I loved playing in the yard between the basement and the Tekiyya(1), and like all the kids, I would always go to the berry trees in the Tekiyya’s garden. The trees’ green leaves were the only greenery found in our neighborhood, and our small hearts longed for its black fruits.
There was the Tekiyya like a small castle facing the garden with a gloomy door which was always closed, as well as the windows. The whole building sank in gloominess and isolation. When our hands reached its fence it felt as if we were reaching a castle.
Sometimes a man with long beard, flowing cloak and decorated hat would wave his hand at us in the garden and we would all hail “Dervish! May God give you a long life”. But he would pass by while gazing at the grassy ground or walking slowly by the stream of water. Then, he would disappear shortly after, behind the inner door.
“Who are these men, father?”
“They are men of God”
Then he added with a cautioning tone: “Those who disturb them will be cursed!”
But my heart was only fond of the berries.
One day after we finished playing, I sat on the ground to rest and then fell asleep. When I awoke, I realized that I was lonely in the yard. The sun had set behind the old fence, and the breeze of spring had saturated with the gentle and pleasant sunset breeze. I had to pass through the basement to the neighborhood before it became dark, so I jumped to get up. However, I had a feeling that I wasn’t alone, and that I was wandering in a captivating atmosphere with a warm gaze settling on my heart. I turned my head toward the Tekiyya and saw a man standing under the central berry tree. A dervish, but different from the others I had seen before. Fairly old, tall, face like a lake of luminous light, green cloak, long white turban, and an unimaginable grace. Because of my intense stare, I got drunk with his luminous light which overwhelmed the whole world. A thought made me feel that he was the owner of the place, and unlike the others, he looked friendly to me. So I approached the fence and said happily:
“I love berries…”
However, he did not react and remained silent and intact, so I thought that he didn’t hear me, so I repeated with a louder voice:
“I love berries…”
I felt him looking at me, saying with a melodious voice:
“بلبلي خون دلي خورد و گلي حاصل كرد” 
I thought he had thrown a fruit toward me, so I bent over to get it, but I couldn’t find anything. So I straightened myself and found that he was no longer there, and the darkness concealed the inner door.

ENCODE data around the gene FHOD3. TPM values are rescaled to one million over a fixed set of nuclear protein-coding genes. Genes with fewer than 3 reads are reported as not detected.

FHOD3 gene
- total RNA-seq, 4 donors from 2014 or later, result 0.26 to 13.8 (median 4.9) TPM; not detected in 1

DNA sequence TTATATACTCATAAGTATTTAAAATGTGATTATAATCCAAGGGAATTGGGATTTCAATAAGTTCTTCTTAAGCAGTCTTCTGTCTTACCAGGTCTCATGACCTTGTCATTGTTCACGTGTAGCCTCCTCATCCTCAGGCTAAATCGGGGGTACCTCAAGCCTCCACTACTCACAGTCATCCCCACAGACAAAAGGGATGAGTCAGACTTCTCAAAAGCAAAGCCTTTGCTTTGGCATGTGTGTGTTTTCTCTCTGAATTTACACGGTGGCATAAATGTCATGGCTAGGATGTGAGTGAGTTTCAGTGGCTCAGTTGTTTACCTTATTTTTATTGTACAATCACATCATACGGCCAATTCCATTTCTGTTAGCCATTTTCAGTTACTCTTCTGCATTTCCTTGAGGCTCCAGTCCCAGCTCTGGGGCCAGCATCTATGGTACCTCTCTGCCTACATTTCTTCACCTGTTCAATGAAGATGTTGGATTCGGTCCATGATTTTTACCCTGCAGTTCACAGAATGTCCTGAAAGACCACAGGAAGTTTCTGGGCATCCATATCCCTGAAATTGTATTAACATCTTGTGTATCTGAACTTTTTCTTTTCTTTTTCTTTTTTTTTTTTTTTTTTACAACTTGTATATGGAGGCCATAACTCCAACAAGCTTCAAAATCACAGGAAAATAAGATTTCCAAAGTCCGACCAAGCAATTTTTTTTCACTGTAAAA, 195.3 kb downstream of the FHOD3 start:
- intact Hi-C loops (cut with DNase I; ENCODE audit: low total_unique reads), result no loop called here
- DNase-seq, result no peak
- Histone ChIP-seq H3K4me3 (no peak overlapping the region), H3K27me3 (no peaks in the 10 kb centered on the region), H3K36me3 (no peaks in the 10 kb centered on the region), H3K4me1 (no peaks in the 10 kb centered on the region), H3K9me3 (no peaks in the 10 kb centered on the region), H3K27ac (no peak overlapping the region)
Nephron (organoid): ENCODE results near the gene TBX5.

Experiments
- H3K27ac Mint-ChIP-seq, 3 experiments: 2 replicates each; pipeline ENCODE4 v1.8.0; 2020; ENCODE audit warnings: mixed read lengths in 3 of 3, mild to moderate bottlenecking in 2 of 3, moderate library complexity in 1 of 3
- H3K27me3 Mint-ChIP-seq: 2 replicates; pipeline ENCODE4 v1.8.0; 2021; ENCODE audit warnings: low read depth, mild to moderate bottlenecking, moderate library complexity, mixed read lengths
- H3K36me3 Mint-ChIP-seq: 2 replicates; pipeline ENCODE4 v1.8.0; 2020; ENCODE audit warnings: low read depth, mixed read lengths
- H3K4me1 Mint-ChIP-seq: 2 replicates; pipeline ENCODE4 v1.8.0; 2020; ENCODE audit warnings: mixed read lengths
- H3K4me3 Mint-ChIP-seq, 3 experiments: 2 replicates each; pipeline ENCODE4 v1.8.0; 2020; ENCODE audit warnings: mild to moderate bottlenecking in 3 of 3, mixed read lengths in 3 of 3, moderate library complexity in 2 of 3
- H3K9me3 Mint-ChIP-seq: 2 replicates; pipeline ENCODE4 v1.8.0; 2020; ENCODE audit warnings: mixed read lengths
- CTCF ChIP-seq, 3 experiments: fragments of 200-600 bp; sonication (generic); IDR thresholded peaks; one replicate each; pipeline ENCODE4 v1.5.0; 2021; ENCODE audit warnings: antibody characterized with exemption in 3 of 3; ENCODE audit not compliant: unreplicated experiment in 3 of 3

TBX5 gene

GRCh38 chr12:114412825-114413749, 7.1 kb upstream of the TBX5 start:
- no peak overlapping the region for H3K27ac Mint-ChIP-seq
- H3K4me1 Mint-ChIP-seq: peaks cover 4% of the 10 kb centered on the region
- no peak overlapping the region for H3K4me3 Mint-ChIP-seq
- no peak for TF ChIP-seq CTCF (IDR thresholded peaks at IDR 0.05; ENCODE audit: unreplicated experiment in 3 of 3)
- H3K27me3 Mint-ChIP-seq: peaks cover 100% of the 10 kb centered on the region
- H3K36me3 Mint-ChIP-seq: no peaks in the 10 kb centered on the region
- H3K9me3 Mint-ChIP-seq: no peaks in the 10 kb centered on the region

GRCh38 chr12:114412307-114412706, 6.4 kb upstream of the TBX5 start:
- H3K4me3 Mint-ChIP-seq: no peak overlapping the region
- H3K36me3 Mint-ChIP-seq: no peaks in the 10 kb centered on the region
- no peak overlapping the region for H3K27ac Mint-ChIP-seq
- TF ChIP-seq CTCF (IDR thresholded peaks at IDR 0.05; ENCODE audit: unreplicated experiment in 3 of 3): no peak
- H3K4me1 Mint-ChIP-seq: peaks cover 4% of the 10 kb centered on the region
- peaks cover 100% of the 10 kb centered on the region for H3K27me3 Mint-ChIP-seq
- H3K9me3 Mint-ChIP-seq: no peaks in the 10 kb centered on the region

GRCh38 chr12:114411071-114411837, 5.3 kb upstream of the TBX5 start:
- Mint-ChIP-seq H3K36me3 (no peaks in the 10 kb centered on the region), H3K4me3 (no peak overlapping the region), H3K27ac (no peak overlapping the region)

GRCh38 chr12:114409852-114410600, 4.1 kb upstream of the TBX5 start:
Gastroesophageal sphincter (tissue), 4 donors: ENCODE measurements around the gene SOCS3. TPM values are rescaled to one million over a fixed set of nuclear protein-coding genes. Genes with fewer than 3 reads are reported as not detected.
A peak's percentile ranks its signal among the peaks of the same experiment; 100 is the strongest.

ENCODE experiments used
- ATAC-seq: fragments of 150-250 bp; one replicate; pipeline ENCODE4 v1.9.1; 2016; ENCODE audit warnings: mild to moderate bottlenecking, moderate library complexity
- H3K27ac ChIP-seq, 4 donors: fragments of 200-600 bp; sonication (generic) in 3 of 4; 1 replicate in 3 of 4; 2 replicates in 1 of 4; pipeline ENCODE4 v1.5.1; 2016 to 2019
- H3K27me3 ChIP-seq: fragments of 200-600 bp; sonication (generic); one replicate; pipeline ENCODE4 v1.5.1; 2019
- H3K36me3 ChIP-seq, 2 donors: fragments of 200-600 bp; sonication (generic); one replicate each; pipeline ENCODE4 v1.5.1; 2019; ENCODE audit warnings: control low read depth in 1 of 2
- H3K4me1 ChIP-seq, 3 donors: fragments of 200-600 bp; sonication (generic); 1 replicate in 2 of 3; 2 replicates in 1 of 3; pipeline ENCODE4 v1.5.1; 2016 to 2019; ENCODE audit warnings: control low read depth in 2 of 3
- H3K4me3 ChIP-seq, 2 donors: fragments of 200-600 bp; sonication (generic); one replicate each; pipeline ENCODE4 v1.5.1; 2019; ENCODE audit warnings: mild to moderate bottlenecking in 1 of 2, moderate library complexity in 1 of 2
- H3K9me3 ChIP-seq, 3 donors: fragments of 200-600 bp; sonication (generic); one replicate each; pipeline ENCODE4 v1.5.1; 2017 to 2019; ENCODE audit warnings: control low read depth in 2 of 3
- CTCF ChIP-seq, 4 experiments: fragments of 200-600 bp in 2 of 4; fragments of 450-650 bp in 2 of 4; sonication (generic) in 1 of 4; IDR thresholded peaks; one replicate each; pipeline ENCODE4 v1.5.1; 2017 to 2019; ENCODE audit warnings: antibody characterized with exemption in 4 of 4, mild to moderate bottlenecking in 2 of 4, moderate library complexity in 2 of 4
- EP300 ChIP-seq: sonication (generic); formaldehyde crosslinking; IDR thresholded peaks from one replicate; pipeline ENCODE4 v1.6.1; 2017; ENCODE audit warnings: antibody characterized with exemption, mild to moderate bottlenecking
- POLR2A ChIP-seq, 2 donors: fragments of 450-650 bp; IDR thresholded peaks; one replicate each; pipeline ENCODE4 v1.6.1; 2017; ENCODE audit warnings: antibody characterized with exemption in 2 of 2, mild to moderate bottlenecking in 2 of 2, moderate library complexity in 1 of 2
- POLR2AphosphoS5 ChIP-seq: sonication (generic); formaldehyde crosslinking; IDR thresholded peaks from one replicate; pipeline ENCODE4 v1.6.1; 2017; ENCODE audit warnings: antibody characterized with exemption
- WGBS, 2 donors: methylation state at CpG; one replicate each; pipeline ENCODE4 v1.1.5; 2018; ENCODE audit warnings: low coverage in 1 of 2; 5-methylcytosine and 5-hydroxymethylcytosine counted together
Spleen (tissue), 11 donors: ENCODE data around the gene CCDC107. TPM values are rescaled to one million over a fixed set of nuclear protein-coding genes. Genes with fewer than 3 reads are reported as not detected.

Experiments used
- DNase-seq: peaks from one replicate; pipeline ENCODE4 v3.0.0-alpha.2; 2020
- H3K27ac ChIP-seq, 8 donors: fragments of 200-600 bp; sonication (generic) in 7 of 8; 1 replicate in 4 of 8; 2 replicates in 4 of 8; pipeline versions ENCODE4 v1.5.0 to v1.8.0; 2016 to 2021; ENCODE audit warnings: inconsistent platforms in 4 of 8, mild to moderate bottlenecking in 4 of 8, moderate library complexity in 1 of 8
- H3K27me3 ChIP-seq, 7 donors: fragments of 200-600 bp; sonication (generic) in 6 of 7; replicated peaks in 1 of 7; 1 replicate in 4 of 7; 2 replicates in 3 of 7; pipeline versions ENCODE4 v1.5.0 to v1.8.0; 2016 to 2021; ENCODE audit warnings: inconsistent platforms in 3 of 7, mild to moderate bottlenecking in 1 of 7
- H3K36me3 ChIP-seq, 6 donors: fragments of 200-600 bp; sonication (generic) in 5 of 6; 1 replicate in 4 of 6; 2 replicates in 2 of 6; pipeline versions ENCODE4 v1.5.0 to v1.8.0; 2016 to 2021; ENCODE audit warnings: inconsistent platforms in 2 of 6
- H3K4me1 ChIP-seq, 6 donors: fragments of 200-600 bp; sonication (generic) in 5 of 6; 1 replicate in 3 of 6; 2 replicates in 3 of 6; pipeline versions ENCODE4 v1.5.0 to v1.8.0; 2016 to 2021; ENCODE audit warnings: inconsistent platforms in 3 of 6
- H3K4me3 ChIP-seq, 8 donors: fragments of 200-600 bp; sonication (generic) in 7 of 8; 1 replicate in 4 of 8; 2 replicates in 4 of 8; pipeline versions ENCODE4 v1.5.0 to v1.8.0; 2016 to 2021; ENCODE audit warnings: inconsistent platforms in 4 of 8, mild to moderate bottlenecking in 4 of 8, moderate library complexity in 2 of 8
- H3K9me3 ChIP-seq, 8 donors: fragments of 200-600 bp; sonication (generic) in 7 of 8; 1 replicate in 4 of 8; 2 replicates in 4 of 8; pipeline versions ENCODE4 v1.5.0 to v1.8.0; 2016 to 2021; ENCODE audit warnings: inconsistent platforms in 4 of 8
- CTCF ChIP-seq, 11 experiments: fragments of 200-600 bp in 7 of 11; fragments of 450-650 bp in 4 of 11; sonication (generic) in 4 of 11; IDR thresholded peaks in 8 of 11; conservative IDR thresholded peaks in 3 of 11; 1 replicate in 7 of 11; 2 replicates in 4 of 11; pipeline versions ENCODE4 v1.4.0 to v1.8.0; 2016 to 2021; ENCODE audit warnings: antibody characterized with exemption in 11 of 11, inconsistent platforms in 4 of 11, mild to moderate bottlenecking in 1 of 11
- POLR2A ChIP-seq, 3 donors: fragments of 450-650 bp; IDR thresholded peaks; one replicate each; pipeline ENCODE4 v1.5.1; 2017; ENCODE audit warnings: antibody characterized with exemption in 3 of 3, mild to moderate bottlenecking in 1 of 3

After that, I told my father the story, but he looked at me with doubtful eyes, so I verified my tale, but then he said:
“Only the elder sheik has these features, but he never leaves his seclusion”.
So I used every form of swearing to God to prove my sincerity, then he asked me: “What is the meaning of the words you memorized?”
“I heard it many times within the Tekiyya’s recitations” My dad remained silent for a moment then said: “Don’t tell anyone about it”
Then he extended his hands and started reciting the Samadiyya(3).
After that, I ran to the yard and stayed behind after the boys had finished playing, waiting for the old sheik to appear again, but he did not.
So I cried out with my high-pitched voice:
“بلبلي خون دلي خورد و گلي حاصل كرد”
But there was no answer. I suffered from the torture of waiting, but he had no sympathy on me or my eagerness.
I remembered the incident in a late age, and wondered whether it was true or was only my imagination. Did I really see the sheik? Or did I only claim to see him to attract attention and then believed my own claim?
Did I imagine something that did not exist because I was half-asleep? Or because of what was said about the old sheik in our house? That was how I thought, otherwise, why didn’t the sheik appear again? Why did everyone say that he never leaves his seclusion? That was how I created a legend and how I disperse it. But even so, the assumed sighting of the sheik has settled down deep inside me as a memory filled with innocence; and I still adore berries.
- Tekiyya: is a building that originated back in the Ottoman Empire. It’s a place where religious people, especially Sufi, isolate themselves from the outer world and spend their time in worshipping. Also, it is used sometimes to help the poor people by providing them with food.
- Persian language, it’s a poem written by a Persian Poet Hafez Al-Shirazi. This poem is from his Ghazel poems. It means “A nightingale drank the blood of the liver, and gained a rose”
- Samadiyya: is the 112th Sura of the Qur’an.
Naguib Mahfouz (Egypt, 1911-2006)
Translation: Nora Tallal Maddah
Cover: Christodoulos Panayiotou, Two Days After Forever, 2015 (The Cyprus Pavilion at the 56th Venice Biennale)